Relative to Hollywood, Gibson is benign. Given what we've seen with his dad, Gibson was probably raised a Jew-hater. Yet in a drunken rage, what does he say to the cop- "Jews start all the wars." Leads me to exonerate Gibson from the charge of anti-Semitism.
That there is something wrong with him didn't surprise me, as I expected it just from his movies having all the bloodlust.

NIcms said...

My thesis film from a small film school in Ohio won a Sundance award back in the day. There's no way it would even get in now. Very frustrating. Even Slamdance has become what it initially was founded to rail against.

Darth Weasel said...

a few of the comments on here speak volumes. "People saw something and thought it was good but shouldn't it not be considered good because of who made it"?

MikeN said...

Darth Weasel, true, but should a line be drawn anywhere? Roman should have been in jail, and instead fled the country. Why is he even working? Isn't it a crime to help a fugitive?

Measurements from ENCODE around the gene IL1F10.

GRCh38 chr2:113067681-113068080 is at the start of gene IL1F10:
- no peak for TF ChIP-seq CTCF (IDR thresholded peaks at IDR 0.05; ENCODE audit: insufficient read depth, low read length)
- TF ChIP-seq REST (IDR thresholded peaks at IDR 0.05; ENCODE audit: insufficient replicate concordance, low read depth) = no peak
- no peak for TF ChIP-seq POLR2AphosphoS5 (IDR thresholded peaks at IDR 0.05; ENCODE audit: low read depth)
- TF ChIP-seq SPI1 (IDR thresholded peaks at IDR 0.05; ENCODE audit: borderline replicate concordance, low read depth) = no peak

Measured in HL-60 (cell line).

The Cosby Show is an excellent show. Can I really separate the show from the idea that this guy is raping women? I can justify a little that some of these stories don't make sense, for example any rape story that involves the Playboy Mansion. It is like with Bill OReilly. Woman gives story of sexual harassment, "the next time we got together".

Anonymous said...

Have you seen Downward Dog? If not, how do you know it is undeserving of Sundance? I have seen the whole season and can tell you, it is.